K&W Home Automation




TechnoFILE is copyright and a registered trademark © ® of
Pandemonium Productions.
All rights reserved.
E-mail us Here!

Cutting the Umbilical Cord Behind Your Head

By Jim Bray

What’s the worst thing about surround sound speakers?

That’s a matter of opinion, of course. It could be the fact that you have to mount them - or maybe hide them - or even that you have to buy them in the first place (then add center rear channels and who knows what next?).

But perhaps the worst thing about surround speakers is having to string those long cables to them - and then hide them so the ankle biters or the dog don’t trip over them, or so they don’t get in the way of your décor

Wouldn’t it be nice if you could cut those wires, removing any physical connection between the speakers and the amplifier that’s powering them?

And why not? Everything else appears to be cutting the umbilical cord these days. Wireless is the way of the world. And wireless speakers have been around for years.

I remember the first pair of wireless speakers I ever tested. They were from Koss and used infrared light to transmit the sound. This was problematic, since IR is pretty well line of sight and its performance can be hampered by the mere fact that someone had the audacity to walk between the transmitter and the speaker.

And the speakers weren’t that great anyway.

Then there was a pair of RCA’s I played with a few years back. These transmitted via radio frequency (RF), which made them incredibly more flexible than those IR Kosses. I put the transmitter by my home theatre and piped sound to my bedroom, living room, and back deck. It worked well, though while the speakers sounded fine for “portable music” use I wouldn’t have wanted them in my home theatre lest the rest of the system walk out in protest.

Ah, but if you could do it right, wireless surround speakers might be a wonderful tool.

And wouldn’t you know, some major suppliers have introduced home theatre in a box systems that incorporate wireless surround speakers. These include Kenwood and Pioneer, whose systems use RF (radio frequency) technology to eliminate the wires. Sony has chosen the infrared route.

Part of the reason for the move is advances in digital wireless technology and improved amplification processes that allow for smaller size and lighter weights.

Of course, if it’s just home theatre in a box customers who are going to be offered these surround speakers, it may not make a difference. After all, he said snottily, these are people who are at least as interested in convenience as they are in ultimate audio, so they may be willing to trade some performance benefit for the convenience. And it’s a heck of a convenience.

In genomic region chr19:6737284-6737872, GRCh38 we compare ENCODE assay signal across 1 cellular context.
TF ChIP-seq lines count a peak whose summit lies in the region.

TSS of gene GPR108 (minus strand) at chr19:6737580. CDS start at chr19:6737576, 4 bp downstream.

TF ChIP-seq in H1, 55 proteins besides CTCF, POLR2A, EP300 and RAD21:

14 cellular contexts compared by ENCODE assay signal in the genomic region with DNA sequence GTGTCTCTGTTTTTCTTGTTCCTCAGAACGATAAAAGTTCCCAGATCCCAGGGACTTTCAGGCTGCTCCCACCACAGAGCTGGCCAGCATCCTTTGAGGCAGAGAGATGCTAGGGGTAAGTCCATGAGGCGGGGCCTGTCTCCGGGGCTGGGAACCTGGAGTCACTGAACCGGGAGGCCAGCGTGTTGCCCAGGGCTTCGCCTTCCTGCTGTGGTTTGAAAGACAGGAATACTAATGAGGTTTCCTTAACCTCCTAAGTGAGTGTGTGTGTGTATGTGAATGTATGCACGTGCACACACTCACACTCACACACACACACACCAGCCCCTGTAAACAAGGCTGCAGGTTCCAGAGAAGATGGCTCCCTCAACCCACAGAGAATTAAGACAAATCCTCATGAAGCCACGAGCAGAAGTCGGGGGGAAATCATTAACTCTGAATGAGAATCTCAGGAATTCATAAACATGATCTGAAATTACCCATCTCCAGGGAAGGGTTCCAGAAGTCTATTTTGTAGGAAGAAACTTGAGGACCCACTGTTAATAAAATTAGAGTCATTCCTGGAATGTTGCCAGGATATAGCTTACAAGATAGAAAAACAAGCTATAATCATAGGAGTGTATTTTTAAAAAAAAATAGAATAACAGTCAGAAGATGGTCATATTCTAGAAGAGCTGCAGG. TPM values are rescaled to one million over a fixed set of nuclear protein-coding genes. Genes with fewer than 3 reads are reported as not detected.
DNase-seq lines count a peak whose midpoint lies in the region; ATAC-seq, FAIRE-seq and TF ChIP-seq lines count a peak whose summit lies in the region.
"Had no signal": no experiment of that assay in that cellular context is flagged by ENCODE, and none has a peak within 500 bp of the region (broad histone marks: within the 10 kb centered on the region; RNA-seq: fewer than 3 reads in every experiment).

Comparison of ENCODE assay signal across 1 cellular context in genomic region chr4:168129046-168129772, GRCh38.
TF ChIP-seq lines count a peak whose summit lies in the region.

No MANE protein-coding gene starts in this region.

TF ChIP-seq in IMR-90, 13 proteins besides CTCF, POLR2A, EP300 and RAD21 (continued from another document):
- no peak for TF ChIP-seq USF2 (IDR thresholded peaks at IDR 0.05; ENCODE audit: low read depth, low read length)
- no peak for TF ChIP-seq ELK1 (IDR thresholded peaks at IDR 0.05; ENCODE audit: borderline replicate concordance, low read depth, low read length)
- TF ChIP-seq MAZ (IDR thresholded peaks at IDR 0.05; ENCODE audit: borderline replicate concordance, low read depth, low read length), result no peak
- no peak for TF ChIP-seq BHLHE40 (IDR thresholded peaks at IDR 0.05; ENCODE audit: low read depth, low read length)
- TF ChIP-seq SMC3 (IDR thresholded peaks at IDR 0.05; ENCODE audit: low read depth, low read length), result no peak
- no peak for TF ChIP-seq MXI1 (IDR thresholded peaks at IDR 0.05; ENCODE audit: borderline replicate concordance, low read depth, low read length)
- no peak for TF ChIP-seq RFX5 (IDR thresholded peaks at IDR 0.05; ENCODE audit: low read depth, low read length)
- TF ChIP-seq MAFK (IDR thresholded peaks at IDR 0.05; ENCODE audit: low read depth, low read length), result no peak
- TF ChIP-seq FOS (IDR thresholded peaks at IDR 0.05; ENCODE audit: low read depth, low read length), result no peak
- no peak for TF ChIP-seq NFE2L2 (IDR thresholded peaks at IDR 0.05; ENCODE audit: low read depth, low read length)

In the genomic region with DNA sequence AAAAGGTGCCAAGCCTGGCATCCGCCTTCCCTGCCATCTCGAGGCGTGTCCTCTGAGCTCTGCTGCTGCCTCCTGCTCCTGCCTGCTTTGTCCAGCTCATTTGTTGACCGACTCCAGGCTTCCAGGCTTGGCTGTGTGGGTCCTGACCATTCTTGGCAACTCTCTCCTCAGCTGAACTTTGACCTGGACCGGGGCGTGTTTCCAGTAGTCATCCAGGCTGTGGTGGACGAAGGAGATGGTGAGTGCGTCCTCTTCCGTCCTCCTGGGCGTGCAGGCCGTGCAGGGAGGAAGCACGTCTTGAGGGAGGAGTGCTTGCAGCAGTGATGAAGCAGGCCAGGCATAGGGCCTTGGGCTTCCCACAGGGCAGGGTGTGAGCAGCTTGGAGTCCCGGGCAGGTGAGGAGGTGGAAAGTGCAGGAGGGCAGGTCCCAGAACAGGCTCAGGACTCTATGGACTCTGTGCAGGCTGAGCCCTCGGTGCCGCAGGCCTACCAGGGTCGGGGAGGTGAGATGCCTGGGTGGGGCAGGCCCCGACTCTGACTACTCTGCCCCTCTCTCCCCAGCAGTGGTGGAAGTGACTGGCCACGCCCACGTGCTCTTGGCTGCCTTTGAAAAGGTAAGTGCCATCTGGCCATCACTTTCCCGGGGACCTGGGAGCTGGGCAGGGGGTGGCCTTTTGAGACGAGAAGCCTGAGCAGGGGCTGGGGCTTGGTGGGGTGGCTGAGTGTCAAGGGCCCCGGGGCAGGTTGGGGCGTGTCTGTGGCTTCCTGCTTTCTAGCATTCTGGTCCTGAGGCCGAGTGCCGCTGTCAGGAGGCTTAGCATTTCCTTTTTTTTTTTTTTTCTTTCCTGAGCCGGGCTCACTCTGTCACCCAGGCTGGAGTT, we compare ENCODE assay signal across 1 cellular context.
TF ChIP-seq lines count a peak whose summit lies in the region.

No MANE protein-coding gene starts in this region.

How are they going to do it? Typically, different manufacturers are marching to different drums. Kenwood, who will also offer their wireless surrounds separately, is using noise reduction and “zero-bit mute circuitry” to keep the speakers quiet when they should be, and has taken the amplifiers right out of the boxes. Their digital amps are rated 50 watts each with 10 percent total harmonic distortion, and sit with their power supply in a little module that parks under your couch.

The rub is that the modules use speaker cables to connect to each speaker, which kind of puts the lie to the “wireless” moniker. Still, depending on where you mount the amplifier module, the wires can be a lot shorter and less obtrusive than if they had to run all the way to the front of the room.

Sony’s return to IR technology, the DAV-LF1, sends the full audio range of 20Hz-20kHz to a pair of tower speakers. Pioneer’s Home theatre in a box uses 2.4GHz RF to deliver the same frequency range.

Sony says that it went digital IR instead of RF so it could avoid the static and interference that could hamper the performance of RF technology. The company claims its Digital Infrared Audio Transmission (DIAT) System transmits uncompressed digital audio and relies on redundant systems to prevent dropouts that could happen if the IR signal is blocked. I certainly hope so; those old Koss IR speakers drove me nuts with their dropouts.

Sony gets the audio to the speakers by using a separate IR transmitter on each of the front left and right tower speakers. This will probably make them conversation pieces, too.

Is the world ready for wireless speakers? If the manufacturers can deliver the goods, with acceptable quality and little or no premium for the wirelessness,

I’m willing to bet there are a good many consumers who’d give their eye teeth not to string those darn wires that manufacturers never seem to include enough of anyway.

Time, of course, will tell.


Tell us at TechnoFile what YOU think













Support TechnoFile
via Paypal

TechnoFILE's E-letter
We're pleased to offer
our FREE private,
private E-mail service.
It's the "no brainer"
way to keep informed.

Our Privacy Policy